Feb

16

ONLINE
4:00—5:30 PM Eastern Time (US and Canada)
Online

How Does Access to Safe Water Affect Child Mortality?

 
PRESENTERS

  • Michael Kremer, University Professor in Economics and Director of Development Innovation Lab, University of Chicago; Recipient of 2019 Nobel Prize in Economics; Distinguished Non-Resident Fellow, Center for Global Development
  • Stephen Luby, Professor of Medicine (Infectious Diseases) and Senior Fellow at the Woods Institute, Stanford University

DISCUSSANTS

  • Patrick Amoth, Acting Director General for Health, Ministry of Health, Kenya; President of the Executive Board of the World Health Organization for the African Region
  • Pascaline Dupas, Professor of Economics, Stanford University; Faculty Director, Stanford King Center on Global Development; Senior Fellow, Stanford Institute for Economic Policy Research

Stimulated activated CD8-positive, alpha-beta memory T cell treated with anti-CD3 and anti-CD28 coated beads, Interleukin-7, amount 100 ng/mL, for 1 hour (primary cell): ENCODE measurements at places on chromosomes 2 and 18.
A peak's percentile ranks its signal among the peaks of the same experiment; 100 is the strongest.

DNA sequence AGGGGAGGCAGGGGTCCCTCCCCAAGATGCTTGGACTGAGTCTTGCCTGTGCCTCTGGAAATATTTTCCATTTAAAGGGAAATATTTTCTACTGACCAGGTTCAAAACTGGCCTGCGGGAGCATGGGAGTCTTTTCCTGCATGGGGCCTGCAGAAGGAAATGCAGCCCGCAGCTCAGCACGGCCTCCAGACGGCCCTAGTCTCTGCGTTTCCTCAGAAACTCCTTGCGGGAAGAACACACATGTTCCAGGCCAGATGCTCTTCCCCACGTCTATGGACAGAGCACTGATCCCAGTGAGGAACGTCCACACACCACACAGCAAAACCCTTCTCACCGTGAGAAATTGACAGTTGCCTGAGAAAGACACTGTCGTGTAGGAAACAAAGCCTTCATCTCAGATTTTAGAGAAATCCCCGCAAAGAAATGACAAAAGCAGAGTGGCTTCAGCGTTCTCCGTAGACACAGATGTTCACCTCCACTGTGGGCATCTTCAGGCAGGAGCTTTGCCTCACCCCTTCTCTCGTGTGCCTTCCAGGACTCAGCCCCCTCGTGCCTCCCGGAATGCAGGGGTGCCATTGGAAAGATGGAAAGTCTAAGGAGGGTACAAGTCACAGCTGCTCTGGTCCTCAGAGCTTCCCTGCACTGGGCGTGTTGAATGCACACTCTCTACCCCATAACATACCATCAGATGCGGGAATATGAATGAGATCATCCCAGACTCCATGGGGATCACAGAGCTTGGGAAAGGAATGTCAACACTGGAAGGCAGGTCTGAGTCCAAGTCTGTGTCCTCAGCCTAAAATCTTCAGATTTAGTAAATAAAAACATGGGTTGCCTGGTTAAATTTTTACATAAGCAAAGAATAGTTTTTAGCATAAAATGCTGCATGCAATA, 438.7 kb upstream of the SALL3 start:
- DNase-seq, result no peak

HOST

  • Amanda Glassman, Executive Vice President and Senior Fellow, Center for Global Development

ABOUT THE EVENT

Access to safe water remains a challenge for many parts of the world. More than two billion people still drink contaminated water, and 1.5 million people die each year from diarrhea. However, despite water treatment being widely available, inexpensive, and effective, it has often been excluded from lists of cost-effective child survival interventions due to a lack of evidence. A new meta-analysis of 15 studies finds that water treatment reduces child mortality by about 30 percent, suggesting that water treatment is a highly cost-effective way of saving lives; every $35 spent on water treatment could add a year of healthy life.

Please join the Center for Global Development (CGD) and the Development Innovation Lab (DIL) at the University of Chicago for a conversation with the authors about the results and policy implications of their new study. The working paper and research brief will be linked on the CGD event page shortly before the event begins.

If you have questions for our panelists, please submit them to events@cgdev.org, tweet @CGDev #CGDTalks, or submit your comments via YouTube.

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